Verhalen said the library should be kept where it is. Construction could start sooner there than at Delphi, which still needs an approved site plan, infrastructure and asphalt removed, Verhalen said.

Verhalen also said a referendum, even if it’s only advisory, should be held to find out how much the community is willing to spend on a new library.

Speaking about the We Energies-related money that is paying for the project, Verhalen said, "Oak Creek's pretty blessed because not everybody has the option of dipping into a funding source every year. For me, in order to keep the city moving forward long term, I think some of that money has to be devoted to economic development and bringing in more businesses to town, focusing on getting more jobs. We've lost a pretty good share of the central job base with Delphi leaving."

Verhalen said he also feels that discussions have taken too long, though he criticized the city for moving forward without enough input from the school district, which would take the Civic Center site (at Howell Avenue and Puetz Road) in the proposed land swap.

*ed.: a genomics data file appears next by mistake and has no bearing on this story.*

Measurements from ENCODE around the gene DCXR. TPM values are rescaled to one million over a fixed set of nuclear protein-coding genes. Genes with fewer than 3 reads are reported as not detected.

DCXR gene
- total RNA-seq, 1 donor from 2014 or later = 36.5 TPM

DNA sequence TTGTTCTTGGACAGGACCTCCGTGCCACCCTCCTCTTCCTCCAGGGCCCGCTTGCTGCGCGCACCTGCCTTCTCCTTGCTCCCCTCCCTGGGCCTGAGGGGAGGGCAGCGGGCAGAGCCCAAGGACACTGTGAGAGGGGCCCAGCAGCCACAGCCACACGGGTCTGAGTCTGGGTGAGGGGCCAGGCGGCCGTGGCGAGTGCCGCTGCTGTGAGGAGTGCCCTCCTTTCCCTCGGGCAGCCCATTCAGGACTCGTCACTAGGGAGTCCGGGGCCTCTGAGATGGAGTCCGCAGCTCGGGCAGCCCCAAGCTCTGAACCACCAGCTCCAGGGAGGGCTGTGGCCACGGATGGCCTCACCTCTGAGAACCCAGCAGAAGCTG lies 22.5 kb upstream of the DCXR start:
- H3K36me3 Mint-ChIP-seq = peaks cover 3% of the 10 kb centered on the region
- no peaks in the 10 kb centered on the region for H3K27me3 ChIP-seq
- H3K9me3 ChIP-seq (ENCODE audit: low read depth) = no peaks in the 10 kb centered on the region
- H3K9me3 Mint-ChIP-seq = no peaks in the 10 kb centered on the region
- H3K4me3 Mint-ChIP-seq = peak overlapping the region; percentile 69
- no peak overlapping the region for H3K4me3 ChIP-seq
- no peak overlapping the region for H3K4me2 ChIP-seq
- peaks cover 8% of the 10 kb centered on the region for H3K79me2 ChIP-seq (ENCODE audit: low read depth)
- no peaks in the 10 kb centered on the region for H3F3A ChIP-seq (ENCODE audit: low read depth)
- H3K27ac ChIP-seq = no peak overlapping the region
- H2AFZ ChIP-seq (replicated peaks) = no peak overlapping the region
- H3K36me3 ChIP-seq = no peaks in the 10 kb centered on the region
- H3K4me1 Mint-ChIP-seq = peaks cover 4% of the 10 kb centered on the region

"The city hall issue and the library issue have been an issue for three election cycles. We're no further ahead now then when we started. In fact, we're further behind, because at one point they seemed to be rounding the corner to do something with the city hall site and then they went totally off in another direction with Delphi. It's time to get something done instead of messing around."

Scaffidi

Scaffidi, the alderman for the city's 3rd District, said he sees the argument for moving the library to Delphi but has not been convinced that city hall needs to relocate as well.